Multilayer encapsulation of cells by a centrifugation device

Cell encapsulation in bio-polymers is a rapidly expanding field in bioproduction, encompassing organoid or spheroid maturation, drug screening, cellular therapies, and bioengineering. This thesis contributes to these applications through the multilayer encapsulation of cells in bio-polymers with a wide viscosity range. The inner layer (core) provides a more favorable environment for the maturation and survival of cells or organoids, while the outer layer ensures mechanical protection (shell) and acts as a filtering barrier against pathogens. Laden with selected biological agents, it allows controlled interaction with the core cells of the capsule.

The objective of this thesis is to develop an innovative ejection nozzle for forming high-frequency multilayer microcapsules using centrifugal force in a laboratory centrifuge. This new thesis builds upon a completed thesis in 2023 that studied, detailed, and developed a predictive model for generating single-layer microcapsules solely through centrifugal force.

The mechanisms of formation and ejection of multilayer capsules are complex, involving the rheological properties of bio-polymers, centrifugal force, surface tension, and interfaces. The design of the ejection nozzle must consider these properties. The first part of this thesis aims to better understand the multilayer formation and ejection mechanisms of microcapsules based on the selected ejection nozzle's geometry. This understanding will enable the prediction and control of formation based on the rheological properties of the bio-polymer(s). The second part involves developing an automated system for aseptic capsule production. Finally, biological validation will confirm the developed technology.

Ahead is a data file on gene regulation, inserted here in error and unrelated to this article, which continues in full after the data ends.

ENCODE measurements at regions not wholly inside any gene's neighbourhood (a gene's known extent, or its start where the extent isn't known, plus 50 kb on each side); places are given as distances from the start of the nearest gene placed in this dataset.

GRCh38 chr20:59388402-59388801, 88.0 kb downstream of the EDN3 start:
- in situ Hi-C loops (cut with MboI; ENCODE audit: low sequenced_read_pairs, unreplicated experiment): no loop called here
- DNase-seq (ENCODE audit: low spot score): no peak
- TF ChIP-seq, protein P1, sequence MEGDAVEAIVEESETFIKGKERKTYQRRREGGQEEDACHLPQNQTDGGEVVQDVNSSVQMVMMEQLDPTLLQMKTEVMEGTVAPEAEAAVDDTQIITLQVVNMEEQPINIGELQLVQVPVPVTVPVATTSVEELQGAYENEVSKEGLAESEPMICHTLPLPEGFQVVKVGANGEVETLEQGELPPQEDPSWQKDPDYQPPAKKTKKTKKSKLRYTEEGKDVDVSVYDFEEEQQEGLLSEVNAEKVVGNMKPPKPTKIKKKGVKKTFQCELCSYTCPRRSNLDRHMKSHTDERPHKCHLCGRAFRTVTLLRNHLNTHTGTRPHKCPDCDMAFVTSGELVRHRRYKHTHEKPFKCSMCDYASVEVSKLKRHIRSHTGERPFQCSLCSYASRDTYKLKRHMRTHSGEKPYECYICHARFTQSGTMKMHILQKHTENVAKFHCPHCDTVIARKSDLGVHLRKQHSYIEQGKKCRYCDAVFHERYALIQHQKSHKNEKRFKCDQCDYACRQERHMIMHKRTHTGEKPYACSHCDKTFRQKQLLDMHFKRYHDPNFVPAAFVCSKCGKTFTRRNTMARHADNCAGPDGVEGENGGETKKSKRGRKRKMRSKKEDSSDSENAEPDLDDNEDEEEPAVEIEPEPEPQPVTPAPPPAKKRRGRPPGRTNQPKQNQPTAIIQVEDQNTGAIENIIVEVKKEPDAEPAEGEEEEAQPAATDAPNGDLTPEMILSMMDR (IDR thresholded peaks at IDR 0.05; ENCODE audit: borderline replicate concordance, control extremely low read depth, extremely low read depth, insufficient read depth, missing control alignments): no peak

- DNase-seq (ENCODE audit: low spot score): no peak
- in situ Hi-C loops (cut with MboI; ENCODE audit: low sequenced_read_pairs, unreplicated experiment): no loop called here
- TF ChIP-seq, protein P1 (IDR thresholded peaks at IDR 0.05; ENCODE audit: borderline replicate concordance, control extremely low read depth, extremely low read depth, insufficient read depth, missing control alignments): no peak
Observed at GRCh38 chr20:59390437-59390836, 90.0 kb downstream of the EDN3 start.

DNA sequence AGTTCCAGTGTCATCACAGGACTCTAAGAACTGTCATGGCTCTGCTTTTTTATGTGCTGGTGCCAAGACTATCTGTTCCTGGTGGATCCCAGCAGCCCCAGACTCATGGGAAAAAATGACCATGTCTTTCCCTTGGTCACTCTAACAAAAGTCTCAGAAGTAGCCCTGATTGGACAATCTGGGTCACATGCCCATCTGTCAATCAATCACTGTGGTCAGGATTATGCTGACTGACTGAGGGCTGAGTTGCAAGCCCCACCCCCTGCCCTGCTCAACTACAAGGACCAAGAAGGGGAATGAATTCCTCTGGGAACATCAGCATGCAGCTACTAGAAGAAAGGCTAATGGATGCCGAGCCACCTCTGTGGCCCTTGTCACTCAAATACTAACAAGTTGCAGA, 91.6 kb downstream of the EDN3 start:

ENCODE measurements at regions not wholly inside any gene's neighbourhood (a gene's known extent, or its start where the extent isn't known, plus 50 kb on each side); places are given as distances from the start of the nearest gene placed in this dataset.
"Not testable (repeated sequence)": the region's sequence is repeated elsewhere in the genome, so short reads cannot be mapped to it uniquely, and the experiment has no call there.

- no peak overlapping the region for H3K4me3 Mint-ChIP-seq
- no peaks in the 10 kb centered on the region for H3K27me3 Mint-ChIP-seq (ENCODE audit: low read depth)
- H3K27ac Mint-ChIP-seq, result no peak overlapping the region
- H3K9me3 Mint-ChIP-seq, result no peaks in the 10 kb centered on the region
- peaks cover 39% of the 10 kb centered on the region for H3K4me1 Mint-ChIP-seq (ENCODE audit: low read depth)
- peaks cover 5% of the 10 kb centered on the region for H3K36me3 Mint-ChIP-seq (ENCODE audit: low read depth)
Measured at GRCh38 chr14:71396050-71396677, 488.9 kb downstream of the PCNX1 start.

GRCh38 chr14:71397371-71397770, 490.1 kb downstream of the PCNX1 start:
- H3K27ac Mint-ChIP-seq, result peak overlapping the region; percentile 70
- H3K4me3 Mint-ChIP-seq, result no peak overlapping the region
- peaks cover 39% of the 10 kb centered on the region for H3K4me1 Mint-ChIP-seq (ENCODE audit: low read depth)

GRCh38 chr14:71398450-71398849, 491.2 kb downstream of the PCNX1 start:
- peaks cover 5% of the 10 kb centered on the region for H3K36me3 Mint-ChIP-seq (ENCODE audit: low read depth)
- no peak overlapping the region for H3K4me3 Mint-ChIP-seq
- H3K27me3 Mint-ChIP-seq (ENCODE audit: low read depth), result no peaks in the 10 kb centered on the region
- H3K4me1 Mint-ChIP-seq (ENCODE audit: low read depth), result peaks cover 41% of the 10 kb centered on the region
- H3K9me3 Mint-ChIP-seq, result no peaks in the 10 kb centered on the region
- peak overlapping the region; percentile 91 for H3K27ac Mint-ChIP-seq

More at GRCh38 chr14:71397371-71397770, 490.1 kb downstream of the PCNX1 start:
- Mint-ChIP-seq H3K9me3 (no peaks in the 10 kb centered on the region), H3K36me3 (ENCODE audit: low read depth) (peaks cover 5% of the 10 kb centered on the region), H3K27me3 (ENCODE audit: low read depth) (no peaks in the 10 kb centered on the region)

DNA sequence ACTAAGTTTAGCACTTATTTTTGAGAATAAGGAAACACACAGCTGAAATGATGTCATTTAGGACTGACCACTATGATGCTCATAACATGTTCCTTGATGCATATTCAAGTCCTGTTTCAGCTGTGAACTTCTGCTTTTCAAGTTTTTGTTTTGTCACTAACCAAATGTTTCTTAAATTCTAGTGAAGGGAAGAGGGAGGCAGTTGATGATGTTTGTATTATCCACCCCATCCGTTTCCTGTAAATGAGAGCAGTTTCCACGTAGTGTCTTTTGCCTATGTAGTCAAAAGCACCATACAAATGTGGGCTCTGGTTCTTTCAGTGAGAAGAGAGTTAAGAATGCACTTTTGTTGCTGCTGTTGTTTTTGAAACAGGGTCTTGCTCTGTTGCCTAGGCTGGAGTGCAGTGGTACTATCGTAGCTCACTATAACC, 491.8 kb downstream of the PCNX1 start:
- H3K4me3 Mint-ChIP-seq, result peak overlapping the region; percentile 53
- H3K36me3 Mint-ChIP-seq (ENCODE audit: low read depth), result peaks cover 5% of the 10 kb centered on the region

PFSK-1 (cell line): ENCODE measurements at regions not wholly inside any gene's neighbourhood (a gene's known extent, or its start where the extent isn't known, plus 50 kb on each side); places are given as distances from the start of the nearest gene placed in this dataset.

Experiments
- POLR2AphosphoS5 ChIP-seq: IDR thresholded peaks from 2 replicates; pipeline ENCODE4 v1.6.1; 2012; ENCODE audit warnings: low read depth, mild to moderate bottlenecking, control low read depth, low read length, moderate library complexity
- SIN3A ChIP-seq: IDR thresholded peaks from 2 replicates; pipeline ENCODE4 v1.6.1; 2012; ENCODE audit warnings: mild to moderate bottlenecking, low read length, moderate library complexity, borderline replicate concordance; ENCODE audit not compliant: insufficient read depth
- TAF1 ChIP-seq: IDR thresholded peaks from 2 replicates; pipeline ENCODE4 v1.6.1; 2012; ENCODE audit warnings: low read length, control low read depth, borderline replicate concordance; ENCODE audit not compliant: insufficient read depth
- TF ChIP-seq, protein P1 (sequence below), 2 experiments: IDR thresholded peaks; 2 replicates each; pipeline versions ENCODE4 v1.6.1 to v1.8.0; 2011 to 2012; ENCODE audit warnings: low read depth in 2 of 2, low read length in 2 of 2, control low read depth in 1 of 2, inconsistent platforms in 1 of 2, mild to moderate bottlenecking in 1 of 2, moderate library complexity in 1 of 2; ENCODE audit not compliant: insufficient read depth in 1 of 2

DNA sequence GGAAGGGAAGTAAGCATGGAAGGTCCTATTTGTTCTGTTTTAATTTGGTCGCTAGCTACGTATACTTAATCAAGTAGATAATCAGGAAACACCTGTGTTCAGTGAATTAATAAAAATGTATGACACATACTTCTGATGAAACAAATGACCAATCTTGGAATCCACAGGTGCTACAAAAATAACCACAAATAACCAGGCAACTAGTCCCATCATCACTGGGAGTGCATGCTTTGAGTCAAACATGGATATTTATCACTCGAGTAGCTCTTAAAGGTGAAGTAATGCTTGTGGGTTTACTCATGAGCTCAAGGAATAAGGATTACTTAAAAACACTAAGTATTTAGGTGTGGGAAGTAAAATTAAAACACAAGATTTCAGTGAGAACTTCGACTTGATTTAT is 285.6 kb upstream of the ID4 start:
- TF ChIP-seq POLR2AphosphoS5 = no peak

To achieve the study objectives, the candidate must initially conduct an analytical and numerical study, design ejection nozzles, and leverage the laboratory's expertise to manufacture them. Fluidic tests will be performed on models, and the design will be optimized to create and test a microcapsule formation prototype. The candidate should have a background in physics, engineering, and fluid mechanics, with a particular talent for experimental approaches. Prior experience in microfluidics/biology would be advantageous.

Starch-rich microalgae production on wastewater

Microalgae and cyanobacteria have the natural capacity to convert CO2 into a valuable biomass through photosynthesis. These fast-growing microorganisms are capable of producing two main types of storage compounds, lipids and carbohydrates. The main carbohydrate produced by green microalgae is starch, which can reach levels of more than 80% of the microalgae dry weight. It can subsequently be transformed into bioplastic or fermented into bioethanol.
Despite high productivity, starch production costs need to be reduced to make the production of bioplastic or bioethanol economically viable. One of the options is to use effluent as a microalgae culture medium and thus reduce costs for fertilizers.
The objective of this thesis will be to optimize the production of microalgae starch on various effluents. For that, production strategies of starch-rich microalgae will be defined to be compatible with their cultivation on wastewaters.
Candidates with interests in experimental work as well as modelling are welcome to apply. Experience in growing microorganisms and more specifically microalgae will be a valuable asset.